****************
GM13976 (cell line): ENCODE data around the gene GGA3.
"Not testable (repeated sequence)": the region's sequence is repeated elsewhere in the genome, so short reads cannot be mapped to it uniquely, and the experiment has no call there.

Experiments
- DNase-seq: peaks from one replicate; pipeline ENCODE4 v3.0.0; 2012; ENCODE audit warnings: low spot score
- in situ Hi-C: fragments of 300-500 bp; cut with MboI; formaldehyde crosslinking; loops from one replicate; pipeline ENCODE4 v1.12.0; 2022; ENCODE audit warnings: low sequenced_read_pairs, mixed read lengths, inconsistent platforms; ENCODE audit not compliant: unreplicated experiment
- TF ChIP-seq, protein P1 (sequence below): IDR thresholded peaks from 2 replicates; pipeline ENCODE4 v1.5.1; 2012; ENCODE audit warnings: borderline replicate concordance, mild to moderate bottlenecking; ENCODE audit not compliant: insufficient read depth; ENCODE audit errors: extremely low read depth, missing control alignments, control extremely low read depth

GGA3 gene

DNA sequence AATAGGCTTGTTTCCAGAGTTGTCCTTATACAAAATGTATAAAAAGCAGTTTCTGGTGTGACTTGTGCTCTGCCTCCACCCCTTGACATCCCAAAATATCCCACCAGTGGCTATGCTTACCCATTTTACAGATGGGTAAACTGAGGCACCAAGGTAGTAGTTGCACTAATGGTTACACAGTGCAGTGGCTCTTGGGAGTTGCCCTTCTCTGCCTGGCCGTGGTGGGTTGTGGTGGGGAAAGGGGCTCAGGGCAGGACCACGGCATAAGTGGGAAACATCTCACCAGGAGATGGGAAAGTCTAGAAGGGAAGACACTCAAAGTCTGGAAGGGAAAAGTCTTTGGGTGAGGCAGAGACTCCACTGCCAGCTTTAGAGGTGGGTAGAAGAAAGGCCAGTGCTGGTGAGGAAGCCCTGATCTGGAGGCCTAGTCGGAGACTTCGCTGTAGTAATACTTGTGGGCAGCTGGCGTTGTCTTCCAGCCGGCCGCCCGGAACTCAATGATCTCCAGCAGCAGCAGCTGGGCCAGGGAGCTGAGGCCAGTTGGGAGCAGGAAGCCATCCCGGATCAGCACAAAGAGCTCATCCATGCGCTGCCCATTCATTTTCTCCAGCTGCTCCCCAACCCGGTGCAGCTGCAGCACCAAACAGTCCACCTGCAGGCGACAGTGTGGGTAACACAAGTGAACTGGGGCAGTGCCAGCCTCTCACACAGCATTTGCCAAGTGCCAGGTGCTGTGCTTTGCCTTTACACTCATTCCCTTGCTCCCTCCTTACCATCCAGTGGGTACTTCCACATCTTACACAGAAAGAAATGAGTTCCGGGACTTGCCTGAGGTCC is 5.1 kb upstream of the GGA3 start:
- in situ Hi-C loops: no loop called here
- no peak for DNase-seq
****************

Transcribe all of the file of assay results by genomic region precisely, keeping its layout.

GM13976 (cell line): ENCODE data around the gene GGA3.
"Not testable (repeated sequence)": the region's sequence is repeated elsewhere in the genome, so short reads cannot be mapped to it uniquely, and the experiment has no call there.

Experiments
- DNase-seq: peaks from one replicate; pipeline ENCODE4 v3.0.0; 2012; ENCODE audit warnings: low spot score
- in situ Hi-C: fragments of 300-500 bp; cut with MboI; formaldehyde crosslinking; loops from one replicate; pipeline ENCODE4 v1.12.0; 2022; ENCODE audit warnings: low sequenced_read_pairs, mixed read lengths, inconsistent platforms; ENCODE audit not compliant: unreplicated experiment
- TF ChIP-seq, protein P1 (sequence below): IDR thresholded peaks from 2 replicates; pipeline ENCODE4 v1.5.1; 2012; ENCODE audit warnings: borderline replicate concordance, mild to moderate bottlenecking; ENCODE audit not compliant: insufficient read depth; ENCODE audit errors: extremely low read depth, missing control alignments, control extremely low read depth

GGA3 gene

DNA sequence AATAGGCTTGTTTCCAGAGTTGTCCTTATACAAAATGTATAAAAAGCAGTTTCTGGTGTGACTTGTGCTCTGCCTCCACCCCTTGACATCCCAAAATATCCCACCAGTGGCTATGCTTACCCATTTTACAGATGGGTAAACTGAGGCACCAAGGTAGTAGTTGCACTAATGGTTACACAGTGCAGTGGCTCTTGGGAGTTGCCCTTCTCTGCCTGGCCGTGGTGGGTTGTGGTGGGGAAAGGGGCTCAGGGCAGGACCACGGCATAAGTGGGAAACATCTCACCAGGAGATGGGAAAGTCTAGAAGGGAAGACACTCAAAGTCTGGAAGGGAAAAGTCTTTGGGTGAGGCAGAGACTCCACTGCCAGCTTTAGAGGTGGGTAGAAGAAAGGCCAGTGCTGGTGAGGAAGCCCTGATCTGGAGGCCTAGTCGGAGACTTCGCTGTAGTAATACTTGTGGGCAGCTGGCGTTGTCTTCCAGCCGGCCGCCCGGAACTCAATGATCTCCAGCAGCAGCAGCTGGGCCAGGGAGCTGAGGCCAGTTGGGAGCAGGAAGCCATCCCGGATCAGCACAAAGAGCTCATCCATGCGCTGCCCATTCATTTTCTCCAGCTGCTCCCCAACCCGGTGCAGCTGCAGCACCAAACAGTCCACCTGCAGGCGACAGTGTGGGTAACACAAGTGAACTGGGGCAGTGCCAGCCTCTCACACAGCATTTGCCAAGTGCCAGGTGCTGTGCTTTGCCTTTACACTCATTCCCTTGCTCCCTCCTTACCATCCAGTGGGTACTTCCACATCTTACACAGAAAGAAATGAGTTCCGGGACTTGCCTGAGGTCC is 5.1 kb upstream of the GGA3 start:
- in situ Hi-C loops: no loop called here
- no peak for DNase-seq